Alternative Bearing Surfaces in THR Devices Updated 4/8/08 William J. Hozack, MD Fabio Orozco, MD
Total hip arthroplasty (THA) is very successful when it comes to pain control and the restoration of function and the ability to walk. The most common bearing surface used in THA is polyethylene-on-metal. However, nowadays, with young and more active patients undergoing the procedure, other bearing surfaces such as metal-on-metal and ceramic-on-ceramic have been proposed as an alternative to metal-on-polyethylene as a technical solution to the need for reducing wear debris production and subsequent osteolysis leading to surgical revision. Some of the recent clinical results and wear debris consequences with these bearing surfaces were presented at the American Academy of Orthopaedic Surgeons 69th Annual Meeting and are summarized here…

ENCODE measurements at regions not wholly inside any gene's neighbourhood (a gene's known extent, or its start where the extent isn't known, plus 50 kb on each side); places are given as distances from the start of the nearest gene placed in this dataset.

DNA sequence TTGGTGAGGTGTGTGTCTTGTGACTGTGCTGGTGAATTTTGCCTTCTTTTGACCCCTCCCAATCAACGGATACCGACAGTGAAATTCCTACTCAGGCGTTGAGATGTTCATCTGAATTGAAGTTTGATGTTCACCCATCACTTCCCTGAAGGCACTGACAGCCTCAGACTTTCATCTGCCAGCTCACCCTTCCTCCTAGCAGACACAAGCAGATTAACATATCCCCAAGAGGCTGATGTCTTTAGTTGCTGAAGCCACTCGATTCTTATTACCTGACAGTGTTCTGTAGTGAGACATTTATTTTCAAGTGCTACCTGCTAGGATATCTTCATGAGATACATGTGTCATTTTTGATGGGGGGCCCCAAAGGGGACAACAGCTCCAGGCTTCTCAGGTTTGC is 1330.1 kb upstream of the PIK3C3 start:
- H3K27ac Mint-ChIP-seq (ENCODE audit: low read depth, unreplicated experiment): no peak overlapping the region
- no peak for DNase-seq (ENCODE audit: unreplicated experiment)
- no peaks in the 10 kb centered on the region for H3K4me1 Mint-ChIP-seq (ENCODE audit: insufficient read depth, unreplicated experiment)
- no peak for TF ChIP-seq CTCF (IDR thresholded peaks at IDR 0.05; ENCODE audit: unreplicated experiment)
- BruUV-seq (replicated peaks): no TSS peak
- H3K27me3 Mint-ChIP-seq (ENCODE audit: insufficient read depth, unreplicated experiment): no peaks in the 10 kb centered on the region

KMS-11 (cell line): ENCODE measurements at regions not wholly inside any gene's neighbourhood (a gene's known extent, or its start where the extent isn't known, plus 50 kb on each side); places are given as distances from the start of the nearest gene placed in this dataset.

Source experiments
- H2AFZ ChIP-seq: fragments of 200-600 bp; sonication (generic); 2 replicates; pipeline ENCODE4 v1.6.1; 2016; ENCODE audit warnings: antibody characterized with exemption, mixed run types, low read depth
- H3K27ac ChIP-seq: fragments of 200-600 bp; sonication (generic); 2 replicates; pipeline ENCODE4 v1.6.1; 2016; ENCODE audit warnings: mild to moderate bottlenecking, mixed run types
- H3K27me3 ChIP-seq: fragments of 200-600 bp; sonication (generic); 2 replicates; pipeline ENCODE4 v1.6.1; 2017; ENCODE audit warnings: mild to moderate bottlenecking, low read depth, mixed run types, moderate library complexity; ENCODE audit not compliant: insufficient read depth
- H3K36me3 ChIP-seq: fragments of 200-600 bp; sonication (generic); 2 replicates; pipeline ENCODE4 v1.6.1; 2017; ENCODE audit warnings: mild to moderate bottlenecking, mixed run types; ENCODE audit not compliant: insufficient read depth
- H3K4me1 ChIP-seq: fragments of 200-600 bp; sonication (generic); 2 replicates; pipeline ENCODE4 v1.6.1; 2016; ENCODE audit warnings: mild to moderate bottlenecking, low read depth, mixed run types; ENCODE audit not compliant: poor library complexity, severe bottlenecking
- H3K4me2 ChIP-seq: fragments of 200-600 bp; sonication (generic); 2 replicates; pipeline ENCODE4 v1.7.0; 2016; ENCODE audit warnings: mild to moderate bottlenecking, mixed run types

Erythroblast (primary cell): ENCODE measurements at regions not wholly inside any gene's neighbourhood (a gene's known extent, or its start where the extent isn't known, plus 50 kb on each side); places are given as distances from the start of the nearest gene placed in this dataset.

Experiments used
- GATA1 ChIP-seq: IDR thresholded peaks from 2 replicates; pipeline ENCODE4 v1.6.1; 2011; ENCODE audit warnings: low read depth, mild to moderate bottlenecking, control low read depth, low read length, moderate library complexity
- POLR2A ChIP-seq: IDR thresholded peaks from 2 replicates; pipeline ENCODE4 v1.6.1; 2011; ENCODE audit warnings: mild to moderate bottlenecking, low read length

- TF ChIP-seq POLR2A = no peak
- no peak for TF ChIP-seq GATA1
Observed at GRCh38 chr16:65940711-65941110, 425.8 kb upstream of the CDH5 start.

In addition to the “classic” metal-on-polyethylene bearing surfaces used in THA, metal-on-metal and ceramic-on-ceramic bearings have become increasingly popular over the last few years. Metal-on-metal THA appears to have good clinical results and a very low rate of wear, but high blood levels of cobalt and chromium particles have been detected in patients using these devices. Nevertheless, the toxicologic importance and carcinogenic effect of trace metal elevations has not been established. Long-term prospective studies are needed to determine the risk of this implants as a potential cause of cobalt and chromium toxicity. Ceramic-on-ceramic bearings appear to be a safe option for young and active patients, demonstrating a very low wear rate and good clinical results. However, additional long-term studies are needed in order to completely elucidate the role of this type of articulation in THA.